MLB

Will the New York Yankees Ditch Monument Park in 2020’s Accountability Revolution?

The New York Yankees could be the next victim of 2020’s accountability revolution.

A social media uprising has led to statues being removed and celebrities being ‘canceled’ across the world. The movement has spread to sports, from statues of controversial figures to increased demands that teams change their names and logos.

The Yankees honor their greatest players, coaches, and figures in Monument Park. Could 2020’s accountability revolution affect who and what is located in Monument Park?

The ‘accountability revolution’ is now impacting sports

RELATED: Even the Washington Redskins’ Hometown Paper Wants Team to Change Controversial Name

The 2020s are already proving to be a decade of activism and change.

Although the ‘accountability revolution’ is mainly affecting historical figures and the entertainment business, sports aren’t escaping scot-free. The Washington Redskins recently removed a statue of longtime owner George Preston Marshall.

Marshall was the last NFL owner to integrate his franchise. The Redskins also removed his name from the team’s Ring of Fame.

Conversations about teams like the Braves, Indians, and Redskins changing their names have persisted in recent weeks.

The New York Yankees honor their greats in Monument Park

Could the New York Yankees remove names from Monument Park during 2020's accountability revolution?
Could the New York Yankees remove names from Monument Park during 2020’s accountability revolution? | Alex Trautwig/MLB via Getty Images

RELATED: Yankees Pitcher Cory Lidle Tragically Died After Defending Himself on the Radio

Instead of statues around Yankee Stadium, the Yankees have honored their greatest figures in Monument Park for nearly 100 years.

The open-air museum originally had monuments of manager Miller Huggins, first baseman Lou Gehrig, and outfielder Babe Ruth in center field. Plaques featuring Yankees legends Mickey Mantle and Joe DiMaggio were placed on the stadium’s center-field wall.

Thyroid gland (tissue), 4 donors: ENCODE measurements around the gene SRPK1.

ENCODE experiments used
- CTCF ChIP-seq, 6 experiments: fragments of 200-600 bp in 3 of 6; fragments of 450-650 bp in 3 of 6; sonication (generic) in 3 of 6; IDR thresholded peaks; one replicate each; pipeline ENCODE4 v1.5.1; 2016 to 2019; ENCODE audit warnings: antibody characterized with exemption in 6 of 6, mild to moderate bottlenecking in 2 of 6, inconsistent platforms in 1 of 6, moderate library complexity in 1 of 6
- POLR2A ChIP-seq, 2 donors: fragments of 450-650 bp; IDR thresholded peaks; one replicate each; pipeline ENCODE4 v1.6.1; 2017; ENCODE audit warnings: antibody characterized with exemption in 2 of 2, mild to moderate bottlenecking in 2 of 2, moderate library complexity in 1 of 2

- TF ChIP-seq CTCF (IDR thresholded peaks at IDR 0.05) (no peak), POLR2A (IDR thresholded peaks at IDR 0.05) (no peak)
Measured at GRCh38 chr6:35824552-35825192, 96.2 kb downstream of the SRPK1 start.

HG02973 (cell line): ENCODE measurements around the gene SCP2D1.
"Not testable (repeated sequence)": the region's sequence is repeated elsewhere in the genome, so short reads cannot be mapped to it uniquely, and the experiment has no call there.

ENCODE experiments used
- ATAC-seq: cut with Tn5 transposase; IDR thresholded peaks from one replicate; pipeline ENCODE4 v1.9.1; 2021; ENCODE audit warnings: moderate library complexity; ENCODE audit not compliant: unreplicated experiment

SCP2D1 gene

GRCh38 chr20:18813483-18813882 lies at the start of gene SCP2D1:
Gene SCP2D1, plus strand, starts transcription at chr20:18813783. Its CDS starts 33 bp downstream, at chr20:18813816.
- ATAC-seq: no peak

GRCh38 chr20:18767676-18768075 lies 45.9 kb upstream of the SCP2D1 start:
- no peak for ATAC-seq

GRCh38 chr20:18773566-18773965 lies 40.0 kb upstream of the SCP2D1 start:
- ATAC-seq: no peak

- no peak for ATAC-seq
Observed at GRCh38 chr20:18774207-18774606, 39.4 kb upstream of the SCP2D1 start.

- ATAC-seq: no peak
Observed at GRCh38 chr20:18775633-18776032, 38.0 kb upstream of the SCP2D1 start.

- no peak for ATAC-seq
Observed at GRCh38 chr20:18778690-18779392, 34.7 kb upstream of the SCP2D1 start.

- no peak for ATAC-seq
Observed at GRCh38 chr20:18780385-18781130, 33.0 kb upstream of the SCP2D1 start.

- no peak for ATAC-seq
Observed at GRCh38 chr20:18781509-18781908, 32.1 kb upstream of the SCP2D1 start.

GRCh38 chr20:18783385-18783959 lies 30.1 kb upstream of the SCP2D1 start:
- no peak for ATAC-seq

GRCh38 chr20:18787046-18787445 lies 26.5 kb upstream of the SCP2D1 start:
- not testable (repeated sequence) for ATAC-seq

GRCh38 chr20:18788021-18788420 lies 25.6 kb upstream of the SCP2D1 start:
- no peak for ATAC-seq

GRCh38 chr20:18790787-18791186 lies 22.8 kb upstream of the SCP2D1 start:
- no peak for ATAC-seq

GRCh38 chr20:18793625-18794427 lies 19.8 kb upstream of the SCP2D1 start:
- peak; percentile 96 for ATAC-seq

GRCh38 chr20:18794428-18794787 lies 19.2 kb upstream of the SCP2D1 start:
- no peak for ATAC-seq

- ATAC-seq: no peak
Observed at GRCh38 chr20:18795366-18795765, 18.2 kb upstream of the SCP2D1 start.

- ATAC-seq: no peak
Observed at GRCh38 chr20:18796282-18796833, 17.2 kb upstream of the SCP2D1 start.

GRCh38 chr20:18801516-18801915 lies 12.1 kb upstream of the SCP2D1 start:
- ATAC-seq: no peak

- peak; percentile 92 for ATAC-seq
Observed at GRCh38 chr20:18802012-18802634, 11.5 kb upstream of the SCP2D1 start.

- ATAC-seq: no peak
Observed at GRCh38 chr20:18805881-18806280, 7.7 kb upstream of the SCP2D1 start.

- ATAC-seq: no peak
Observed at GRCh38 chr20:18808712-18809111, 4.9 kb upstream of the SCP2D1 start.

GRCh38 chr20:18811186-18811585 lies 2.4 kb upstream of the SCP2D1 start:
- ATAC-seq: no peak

When the Yankees renovated their home ballpark in the mid-1970s, the plaques were moved to an area behind the field of play. The plaques and monuments have sat in a similar area since the new Yankee Stadium opened in 2009.

Thirty-seven figures affiliated with the Yankees are enshrined in Monument Park.

The museum also has a plaque for Dodgers second baseman Jackie Robinson, the first Black player in modern MLB history.

Monument Park also includes plaques for Pope Paul VI, Pope John Paul II, Pope Benedict XVI; victims and rescue workers of the September 11 attacks; Nelson Mandela; and the Stonewall Inn Uprising.

Will the New York Yankees need to change Monument Park?

RELATED: Racism May Have Kept Babe Ruth From Ever Becoming a Major League Manager

Some of the greatest players in Major League Baseball history are enshrined in Monument Park. They were also greatly flawed and controversial figures.

Ex-Yankees teammates Billy Martin and Mickey Mantle were notorious womanizers who struggled with alcoholism. Yankees pitcher Jim Bouton revealed in his tell-all book, Ball Four, that Mantle spied on women from hotels.

Joe DiMaggio bullied and harassed Marilyn Monroe, according to the 2014 book Joe and Marilyn: Legends in Love. The two had a brief marriage in the 1950s.

Former Yankees closer Goose Gossage has made disparaging comments in recent years about Latin players like Jose Bautista and Yoenis Cespedes for not “playing the game right.”

Legendary Yankees closer Mariano Rivera supported President Donald Trump in July 2019 and said he “respect[s]” what Trump has done in office. Trump awarded Rivera the Presidental Medal of Freedom in September 2019.

The Pro Football Hall of Fame recently announced that former Redskins owner George Preston Marshall will remain in the Hall of Fame.

The Hall of Fame told Pro Football Talk that “nothing in the Pro Football Hall of Fame’s bylaws allows for the removal of a Hall member.”

But by removing the statue and Marshall’s name from the Ring of Fame, the Redskins already effectively erased all history of the team’s founder.

Could the Yankees do the same with their legends? It would be a controversial move for a franchise that lives on the accomplishments of yesteryear.

The Yankees may want to make a decision soon, though. The accountability revolution is moving full-steam ahead and Monument Park may be next.